• Convenience.  This could mean different things to different people - but offering evening and Saturday office hours is likely one aspect.  Another may be easy parking and great service.  Anything that makes it easy for the consumer.  Many private doctors don't want to work evenings and Saturdays, but don't make the mistake of identifying your whole practice operation with you.  Well managed practices can operate fine without the owner being present.  You can hire opticians and doctors to keep the office open if you really want to compete.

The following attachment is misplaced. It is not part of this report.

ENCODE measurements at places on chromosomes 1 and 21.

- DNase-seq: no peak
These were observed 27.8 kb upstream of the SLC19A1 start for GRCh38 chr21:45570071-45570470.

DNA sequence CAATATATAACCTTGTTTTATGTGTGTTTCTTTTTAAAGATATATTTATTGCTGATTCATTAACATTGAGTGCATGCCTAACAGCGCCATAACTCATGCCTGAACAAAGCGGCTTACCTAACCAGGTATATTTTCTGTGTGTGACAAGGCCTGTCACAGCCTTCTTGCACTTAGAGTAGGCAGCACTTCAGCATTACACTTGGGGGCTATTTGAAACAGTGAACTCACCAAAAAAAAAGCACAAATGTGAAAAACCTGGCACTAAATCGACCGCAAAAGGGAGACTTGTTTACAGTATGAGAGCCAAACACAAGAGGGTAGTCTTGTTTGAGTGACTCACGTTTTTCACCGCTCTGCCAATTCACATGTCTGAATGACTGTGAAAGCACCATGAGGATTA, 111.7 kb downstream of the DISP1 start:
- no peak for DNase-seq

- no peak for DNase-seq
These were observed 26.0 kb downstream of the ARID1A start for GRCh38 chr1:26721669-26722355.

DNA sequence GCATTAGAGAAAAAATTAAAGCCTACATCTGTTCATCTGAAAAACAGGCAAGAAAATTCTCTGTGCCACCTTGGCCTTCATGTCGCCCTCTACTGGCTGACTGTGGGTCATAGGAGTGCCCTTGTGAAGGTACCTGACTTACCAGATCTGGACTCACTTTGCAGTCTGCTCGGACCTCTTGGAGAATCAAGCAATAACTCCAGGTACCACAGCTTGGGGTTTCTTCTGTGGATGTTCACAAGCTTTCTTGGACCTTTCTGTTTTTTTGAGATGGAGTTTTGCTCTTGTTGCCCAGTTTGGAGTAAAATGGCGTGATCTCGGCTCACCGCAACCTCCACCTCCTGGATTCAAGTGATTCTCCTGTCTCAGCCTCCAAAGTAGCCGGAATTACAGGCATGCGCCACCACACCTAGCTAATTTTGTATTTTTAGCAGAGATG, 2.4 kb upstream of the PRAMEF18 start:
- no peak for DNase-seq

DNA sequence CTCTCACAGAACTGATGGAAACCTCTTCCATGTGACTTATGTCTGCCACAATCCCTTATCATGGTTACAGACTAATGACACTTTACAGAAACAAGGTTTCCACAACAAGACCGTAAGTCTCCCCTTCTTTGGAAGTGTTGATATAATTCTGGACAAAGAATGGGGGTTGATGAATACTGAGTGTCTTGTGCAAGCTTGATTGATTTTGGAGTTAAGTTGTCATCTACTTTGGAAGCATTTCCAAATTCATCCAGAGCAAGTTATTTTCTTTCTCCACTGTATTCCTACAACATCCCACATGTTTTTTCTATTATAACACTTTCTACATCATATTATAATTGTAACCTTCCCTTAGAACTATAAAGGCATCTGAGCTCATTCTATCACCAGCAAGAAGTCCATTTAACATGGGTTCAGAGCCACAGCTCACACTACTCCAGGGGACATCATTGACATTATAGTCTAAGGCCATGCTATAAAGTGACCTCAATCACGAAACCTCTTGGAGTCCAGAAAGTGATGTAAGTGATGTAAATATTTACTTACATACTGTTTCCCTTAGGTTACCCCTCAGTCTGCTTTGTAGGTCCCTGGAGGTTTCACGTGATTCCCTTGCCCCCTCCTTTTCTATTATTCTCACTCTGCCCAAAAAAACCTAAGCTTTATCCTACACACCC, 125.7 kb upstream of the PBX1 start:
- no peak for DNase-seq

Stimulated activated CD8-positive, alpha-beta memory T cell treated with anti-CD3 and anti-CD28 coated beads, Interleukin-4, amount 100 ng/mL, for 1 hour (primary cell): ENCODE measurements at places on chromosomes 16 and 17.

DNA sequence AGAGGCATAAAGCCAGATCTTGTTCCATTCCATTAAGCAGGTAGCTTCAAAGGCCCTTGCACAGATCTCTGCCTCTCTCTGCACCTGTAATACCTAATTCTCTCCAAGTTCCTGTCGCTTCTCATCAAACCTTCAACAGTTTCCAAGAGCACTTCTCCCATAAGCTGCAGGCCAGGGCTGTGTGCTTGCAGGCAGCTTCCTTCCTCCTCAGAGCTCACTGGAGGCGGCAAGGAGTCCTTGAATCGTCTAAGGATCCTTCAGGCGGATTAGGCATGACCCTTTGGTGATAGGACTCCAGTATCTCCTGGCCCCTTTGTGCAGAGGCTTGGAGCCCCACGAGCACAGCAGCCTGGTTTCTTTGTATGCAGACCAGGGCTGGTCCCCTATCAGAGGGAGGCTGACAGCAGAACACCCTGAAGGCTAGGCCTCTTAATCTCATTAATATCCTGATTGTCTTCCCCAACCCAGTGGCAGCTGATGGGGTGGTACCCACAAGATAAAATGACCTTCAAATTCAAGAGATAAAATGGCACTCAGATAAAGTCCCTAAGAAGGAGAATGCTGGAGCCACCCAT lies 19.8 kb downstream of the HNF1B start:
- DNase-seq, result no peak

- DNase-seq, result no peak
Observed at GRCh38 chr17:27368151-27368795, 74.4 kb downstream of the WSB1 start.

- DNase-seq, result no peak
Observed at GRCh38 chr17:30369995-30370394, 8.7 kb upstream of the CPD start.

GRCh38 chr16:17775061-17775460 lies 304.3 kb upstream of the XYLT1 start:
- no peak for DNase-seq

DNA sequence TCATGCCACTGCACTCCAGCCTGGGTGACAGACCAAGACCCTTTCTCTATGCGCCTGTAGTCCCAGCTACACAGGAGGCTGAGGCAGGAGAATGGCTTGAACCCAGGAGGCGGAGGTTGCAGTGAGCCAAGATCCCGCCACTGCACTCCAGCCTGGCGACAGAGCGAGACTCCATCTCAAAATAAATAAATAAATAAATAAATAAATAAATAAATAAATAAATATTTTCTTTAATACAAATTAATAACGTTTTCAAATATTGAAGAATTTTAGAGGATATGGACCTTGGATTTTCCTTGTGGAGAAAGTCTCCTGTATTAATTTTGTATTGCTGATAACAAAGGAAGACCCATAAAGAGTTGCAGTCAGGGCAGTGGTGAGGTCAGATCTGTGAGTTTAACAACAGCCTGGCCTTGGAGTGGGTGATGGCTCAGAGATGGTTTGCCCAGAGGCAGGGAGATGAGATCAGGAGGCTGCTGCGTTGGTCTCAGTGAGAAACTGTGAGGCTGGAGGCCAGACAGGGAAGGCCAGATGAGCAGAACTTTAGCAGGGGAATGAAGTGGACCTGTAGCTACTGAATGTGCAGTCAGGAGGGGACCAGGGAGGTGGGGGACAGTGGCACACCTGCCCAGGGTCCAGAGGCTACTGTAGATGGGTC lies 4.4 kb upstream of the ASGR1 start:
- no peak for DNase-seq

• Efficiency.  This could mean fast service, including quick turnaround on eyeglass and contact lens orders.  This is another example of doctors who don't seem to want to compete.  If they wanted to have an on-site optical lab, service could be improved.  And it is not very expensive to stock multipacks in one or two brands of contact lenses, so everything does not have to be ordered for each patient and direct-shipped.  Fast, efficient eye exams and deliveries of glasses count too, along with staying on time for appointments.